Daphne or Dorothy

For Halloween my ten-year old nephew, Mitchell, went as Dorothy from the Wizard of Oz. During an iChat with the entire Kundler family present, my sister explained how they borrowed the costume from a neighbor and made pig tails using his own hair. His two older brother rolled their eyes as my sister went on to say that it was either Dorothy or a Cheerleader, but in the end Mitchell chose Dorothy . When I asked the two older boys what their reaction was to their little brother’s decision, they declined to answer, stating only that he received an appropriate beating when he returned home that evening. They were only kidding, but it was apparent that they did not support their little brother decision to dress up in a costume that is intended for girls.

The youngest of four children, Mitchell is quite special. He loves to play football, does well at school and given the chance, he loves to play the clown in most circumstances. At ten years old, weighing 75 pounds, he stands approximately 4 foot 5 inches tall with big, wonderous, green eyes and extra long eyelashes, the kind that Chad desperately tries to grow using Latisse.

Two years ago, that same sister, a former teacher, confided in me that she and her husband thought Mitchell might be gay. I immediately said it was too early to tell. Psychiatrists have stated that gender identity is solidified only after puberty. If a child identifies with the opposite sex, it doesn’t necessarily mean they’re gay. Since Mitchell is pre-pubescent it is still too early for any of us to  know, especially him. Even her husband, a psychiatrist himself, agreed that it was too soon to make the call, but in light of this latest Halloween selection, I’m beginning to think my sister may be correct in her assumption. Of course they’re is the blaring red light going off in my head that Mitchell chose to be Dorothy, a character with strong ties to the gay community, played by Judy Garland, the number one gay icon of all time.

“Dorothy! You can’t get any gayer than that,” said my best friend Eric.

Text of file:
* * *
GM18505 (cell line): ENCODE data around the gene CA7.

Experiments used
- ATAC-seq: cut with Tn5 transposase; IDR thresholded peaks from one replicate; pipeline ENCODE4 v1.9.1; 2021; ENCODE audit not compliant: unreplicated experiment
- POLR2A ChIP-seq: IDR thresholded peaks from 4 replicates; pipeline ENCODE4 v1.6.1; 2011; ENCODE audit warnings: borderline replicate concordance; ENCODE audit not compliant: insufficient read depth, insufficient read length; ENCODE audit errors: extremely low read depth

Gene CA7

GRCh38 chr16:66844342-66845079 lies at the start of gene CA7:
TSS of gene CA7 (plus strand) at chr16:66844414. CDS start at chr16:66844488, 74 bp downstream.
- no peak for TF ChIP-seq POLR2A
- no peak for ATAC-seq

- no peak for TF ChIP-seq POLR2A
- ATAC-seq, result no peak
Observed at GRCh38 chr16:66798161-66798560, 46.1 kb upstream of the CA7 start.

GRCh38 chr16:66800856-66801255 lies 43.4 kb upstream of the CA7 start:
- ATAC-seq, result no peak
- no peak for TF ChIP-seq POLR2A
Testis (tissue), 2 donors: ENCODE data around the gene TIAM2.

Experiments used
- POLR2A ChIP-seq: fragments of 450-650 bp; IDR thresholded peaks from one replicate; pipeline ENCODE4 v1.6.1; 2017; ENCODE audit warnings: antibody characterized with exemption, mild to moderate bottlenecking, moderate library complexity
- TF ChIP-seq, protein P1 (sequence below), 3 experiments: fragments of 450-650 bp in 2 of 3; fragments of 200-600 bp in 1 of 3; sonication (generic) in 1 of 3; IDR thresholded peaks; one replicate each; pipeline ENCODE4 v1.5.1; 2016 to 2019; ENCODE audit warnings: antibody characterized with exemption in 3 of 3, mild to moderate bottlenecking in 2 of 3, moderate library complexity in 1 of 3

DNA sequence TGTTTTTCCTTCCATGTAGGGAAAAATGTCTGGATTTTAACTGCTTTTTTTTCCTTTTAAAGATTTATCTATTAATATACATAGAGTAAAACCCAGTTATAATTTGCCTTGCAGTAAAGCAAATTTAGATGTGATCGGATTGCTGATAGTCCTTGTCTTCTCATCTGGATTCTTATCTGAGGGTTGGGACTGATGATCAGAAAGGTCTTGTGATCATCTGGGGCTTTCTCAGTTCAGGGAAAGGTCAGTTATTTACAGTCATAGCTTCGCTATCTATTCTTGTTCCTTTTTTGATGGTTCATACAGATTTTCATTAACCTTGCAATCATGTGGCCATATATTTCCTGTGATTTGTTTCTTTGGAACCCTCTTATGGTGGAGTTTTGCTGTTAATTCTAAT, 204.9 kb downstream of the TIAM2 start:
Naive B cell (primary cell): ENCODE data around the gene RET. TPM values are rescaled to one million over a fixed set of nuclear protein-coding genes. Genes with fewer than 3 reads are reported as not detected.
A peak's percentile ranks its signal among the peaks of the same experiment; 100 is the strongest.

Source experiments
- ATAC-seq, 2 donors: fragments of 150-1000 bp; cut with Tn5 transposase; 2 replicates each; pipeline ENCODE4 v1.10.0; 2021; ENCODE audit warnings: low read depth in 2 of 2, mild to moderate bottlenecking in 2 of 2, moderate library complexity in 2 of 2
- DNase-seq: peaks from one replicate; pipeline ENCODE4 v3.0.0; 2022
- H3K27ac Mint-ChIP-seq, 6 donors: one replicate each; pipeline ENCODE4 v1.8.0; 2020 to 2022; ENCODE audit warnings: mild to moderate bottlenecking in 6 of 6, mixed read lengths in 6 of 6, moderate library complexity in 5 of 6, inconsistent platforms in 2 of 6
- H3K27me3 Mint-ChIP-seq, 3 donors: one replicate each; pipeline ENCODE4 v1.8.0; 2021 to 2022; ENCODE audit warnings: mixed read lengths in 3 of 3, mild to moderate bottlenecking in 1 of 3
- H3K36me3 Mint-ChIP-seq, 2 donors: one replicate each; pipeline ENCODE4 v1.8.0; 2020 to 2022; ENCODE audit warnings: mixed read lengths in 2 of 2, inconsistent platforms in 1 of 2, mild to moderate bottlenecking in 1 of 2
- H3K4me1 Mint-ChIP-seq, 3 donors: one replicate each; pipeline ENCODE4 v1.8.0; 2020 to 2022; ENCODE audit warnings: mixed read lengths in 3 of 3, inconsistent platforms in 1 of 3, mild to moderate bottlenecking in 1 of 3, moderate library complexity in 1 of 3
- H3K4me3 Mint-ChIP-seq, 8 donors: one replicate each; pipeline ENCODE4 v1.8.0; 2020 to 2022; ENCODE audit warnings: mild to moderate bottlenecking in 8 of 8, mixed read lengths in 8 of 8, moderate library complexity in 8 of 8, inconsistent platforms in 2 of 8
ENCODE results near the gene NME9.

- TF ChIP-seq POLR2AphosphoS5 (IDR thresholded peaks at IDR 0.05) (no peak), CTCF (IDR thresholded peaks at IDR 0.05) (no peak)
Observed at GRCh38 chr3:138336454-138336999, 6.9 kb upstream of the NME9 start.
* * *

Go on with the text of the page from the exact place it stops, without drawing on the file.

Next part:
The very next day, a photograph of a five-year old boy dressed up as Daphne from Scooby-Doo surfaced on the Internet. The picture has gone viral with the tag line, My Son is Gay or He’s Not. His mother posted the photo of her son on her blog in response to the negative reaction he experienced at school from the other mothers. The story was picked up by CNN who interviewed the mother. The CNN reporter asked her why she posted the picture. She said her decision was to show support for her son. CNN psychologist, Jeff Gardere said, “It’s the worst nightmare” of both heterosexual and gay couples “to have to fathom that their child might be gay.”

What bothers me most about the mistreatment of this story is how often little scientific information is provided. Instead homosexuality is once again regarded as a choice. This boy chose to dress up as Daphne. His mother allowed him to. Whether or not he is gay isn’t the issue. He’s only five years old. The real dilemma is that the other mother’s were visibly upset by his mother’s decision to allow him to dress up as a female cartoon character. Unfortunately, CNN failed to present any scientific data: that the youngest boy born after several male births is likely to be gay, that a child born in a family where a gay relative exists has a higher likelihood of being, that boys who like to dress up as girls tend to grow up to be gay as opposed to “Tom boyish” girls who don’t necessarily become lesbians.

Again I’m reminded of Ron Howard’s upcoming movie The Dilemma, in which Vince Vaughn reacts to an absurd situation by exclaiming, “That is so gay.”